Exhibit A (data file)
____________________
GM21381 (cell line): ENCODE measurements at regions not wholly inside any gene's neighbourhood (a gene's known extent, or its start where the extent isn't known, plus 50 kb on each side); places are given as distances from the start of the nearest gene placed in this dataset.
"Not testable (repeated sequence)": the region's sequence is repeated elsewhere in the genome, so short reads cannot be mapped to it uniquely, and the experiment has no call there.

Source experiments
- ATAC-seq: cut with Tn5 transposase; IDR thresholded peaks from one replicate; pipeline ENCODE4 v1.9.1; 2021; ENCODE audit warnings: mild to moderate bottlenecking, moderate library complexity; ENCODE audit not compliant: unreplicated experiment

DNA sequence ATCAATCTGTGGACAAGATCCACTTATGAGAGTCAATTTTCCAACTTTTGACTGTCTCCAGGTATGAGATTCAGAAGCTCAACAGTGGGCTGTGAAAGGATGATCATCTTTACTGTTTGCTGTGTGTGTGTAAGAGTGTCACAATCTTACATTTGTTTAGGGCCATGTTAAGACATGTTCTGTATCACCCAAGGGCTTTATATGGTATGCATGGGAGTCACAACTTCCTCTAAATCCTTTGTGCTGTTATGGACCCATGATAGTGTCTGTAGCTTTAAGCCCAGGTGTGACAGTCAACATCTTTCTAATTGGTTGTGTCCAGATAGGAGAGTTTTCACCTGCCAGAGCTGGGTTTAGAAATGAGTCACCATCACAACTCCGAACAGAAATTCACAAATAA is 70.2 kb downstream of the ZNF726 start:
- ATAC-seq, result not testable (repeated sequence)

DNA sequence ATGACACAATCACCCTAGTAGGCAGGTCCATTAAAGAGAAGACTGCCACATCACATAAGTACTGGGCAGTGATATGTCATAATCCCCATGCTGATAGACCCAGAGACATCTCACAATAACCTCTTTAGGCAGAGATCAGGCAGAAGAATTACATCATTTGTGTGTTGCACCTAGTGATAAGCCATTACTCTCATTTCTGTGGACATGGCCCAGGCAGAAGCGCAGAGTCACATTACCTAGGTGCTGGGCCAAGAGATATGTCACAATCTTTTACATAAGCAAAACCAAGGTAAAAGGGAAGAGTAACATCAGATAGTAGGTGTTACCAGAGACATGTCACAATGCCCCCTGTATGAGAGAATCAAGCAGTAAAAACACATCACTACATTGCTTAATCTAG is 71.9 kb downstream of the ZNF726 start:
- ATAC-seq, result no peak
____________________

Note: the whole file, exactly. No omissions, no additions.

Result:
GM21381 (cell line): ENCODE measurements at regions not wholly inside any gene's neighbourhood (a gene's known extent, or its start where the extent isn't known, plus 50 kb on each side); places are given as distances from the start of the nearest gene placed in this dataset.
"Not testable (repeated sequence)": the region's sequence is repeated elsewhere in the genome, so short reads cannot be mapped to it uniquely, and the experiment has no call there.

Source experiments
- ATAC-seq: cut with Tn5 transposase; IDR thresholded peaks from one replicate; pipeline ENCODE4 v1.9.1; 2021; ENCODE audit warnings: mild to moderate bottlenecking, moderate library complexity; ENCODE audit not compliant: unreplicated experiment

DNA sequence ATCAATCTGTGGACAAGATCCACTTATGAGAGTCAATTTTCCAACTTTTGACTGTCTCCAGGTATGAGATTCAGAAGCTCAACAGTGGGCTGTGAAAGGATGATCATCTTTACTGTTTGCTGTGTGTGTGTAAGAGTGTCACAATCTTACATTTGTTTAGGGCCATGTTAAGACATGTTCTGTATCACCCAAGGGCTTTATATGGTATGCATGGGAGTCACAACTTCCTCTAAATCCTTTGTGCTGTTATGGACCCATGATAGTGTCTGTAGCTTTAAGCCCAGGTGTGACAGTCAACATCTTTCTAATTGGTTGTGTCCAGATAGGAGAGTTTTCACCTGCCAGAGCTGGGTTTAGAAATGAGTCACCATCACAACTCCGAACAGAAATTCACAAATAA is 70.2 kb downstream of the ZNF726 start:
- ATAC-seq, result not testable (repeated sequence)

DNA sequence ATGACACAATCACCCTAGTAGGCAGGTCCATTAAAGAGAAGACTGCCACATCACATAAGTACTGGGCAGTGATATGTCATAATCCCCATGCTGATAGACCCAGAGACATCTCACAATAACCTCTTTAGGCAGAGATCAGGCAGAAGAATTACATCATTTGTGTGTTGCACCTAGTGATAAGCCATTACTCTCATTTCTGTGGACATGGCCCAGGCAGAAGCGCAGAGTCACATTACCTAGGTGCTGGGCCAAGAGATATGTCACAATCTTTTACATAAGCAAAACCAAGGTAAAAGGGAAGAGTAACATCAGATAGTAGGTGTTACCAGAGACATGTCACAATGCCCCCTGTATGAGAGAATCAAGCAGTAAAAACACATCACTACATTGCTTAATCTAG is 71.9 kb downstream of the ZNF726 start:
- ATAC-seq, result no peak